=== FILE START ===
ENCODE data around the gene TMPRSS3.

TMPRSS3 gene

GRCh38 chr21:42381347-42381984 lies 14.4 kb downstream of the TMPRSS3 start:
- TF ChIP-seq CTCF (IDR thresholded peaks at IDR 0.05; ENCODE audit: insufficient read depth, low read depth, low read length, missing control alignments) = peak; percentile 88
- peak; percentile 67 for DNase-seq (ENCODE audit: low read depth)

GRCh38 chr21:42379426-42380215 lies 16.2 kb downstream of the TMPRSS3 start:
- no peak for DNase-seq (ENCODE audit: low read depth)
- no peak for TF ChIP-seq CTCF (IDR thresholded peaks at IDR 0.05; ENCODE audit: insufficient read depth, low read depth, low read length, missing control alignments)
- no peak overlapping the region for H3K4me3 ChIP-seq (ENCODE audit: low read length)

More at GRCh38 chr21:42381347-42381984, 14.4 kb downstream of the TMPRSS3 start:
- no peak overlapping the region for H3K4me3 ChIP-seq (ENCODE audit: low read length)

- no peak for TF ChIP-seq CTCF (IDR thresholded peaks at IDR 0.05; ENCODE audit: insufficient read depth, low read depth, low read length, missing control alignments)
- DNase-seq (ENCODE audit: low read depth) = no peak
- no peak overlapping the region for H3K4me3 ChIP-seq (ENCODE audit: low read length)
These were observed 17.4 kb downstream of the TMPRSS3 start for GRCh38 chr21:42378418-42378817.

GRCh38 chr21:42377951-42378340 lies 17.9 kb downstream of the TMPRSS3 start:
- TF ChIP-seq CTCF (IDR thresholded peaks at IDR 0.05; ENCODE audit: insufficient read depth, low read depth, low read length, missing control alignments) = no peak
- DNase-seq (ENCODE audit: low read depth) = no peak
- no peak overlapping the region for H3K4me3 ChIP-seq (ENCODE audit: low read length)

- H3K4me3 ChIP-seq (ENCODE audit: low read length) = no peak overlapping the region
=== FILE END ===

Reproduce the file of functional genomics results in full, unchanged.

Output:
ENCODE data around the gene TMPRSS3.

TMPRSS3 gene

GRCh38 chr21:42381347-42381984 lies 14.4 kb downstream of the TMPRSS3 start:
- TF ChIP-seq CTCF (IDR thresholded peaks at IDR 0.05; ENCODE audit: insufficient read depth, low read depth, low read length, missing control alignments) = peak; percentile 88
- peak; percentile 67 for DNase-seq (ENCODE audit: low read depth)

GRCh38 chr21:42379426-42380215 lies 16.2 kb downstream of the TMPRSS3 start:
- no peak for DNase-seq (ENCODE audit: low read depth)
- no peak for TF ChIP-seq CTCF (IDR thresholded peaks at IDR 0.05; ENCODE audit: insufficient read depth, low read depth, low read length, missing control alignments)
- no peak overlapping the region for H3K4me3 ChIP-seq (ENCODE audit: low read length)

More at GRCh38 chr21:42381347-42381984, 14.4 kb downstream of the TMPRSS3 start:
- no peak overlapping the region for H3K4me3 ChIP-seq (ENCODE audit: low read length)

- no peak for TF ChIP-seq CTCF (IDR thresholded peaks at IDR 0.05; ENCODE audit: insufficient read depth, low read depth, low read length, missing control alignments)
- DNase-seq (ENCODE audit: low read depth) = no peak
- no peak overlapping the region for H3K4me3 ChIP-seq (ENCODE audit: low read length)
These were observed 17.4 kb downstream of the TMPRSS3 start for GRCh38 chr21:42378418-42378817.

GRCh38 chr21:42377951-42378340 lies 17.9 kb downstream of the TMPRSS3 start:
- TF ChIP-seq CTCF (IDR thresholded peaks at IDR 0.05; ENCODE audit: insufficient read depth, low read depth, low read length, missing control alignments) = no peak
- DNase-seq (ENCODE audit: low read depth) = no peak
- no peak overlapping the region for H3K4me3 ChIP-seq (ENCODE audit: low read length)

- H3K4me3 ChIP-seq (ENCODE audit: low read length) = no peak overlapping the region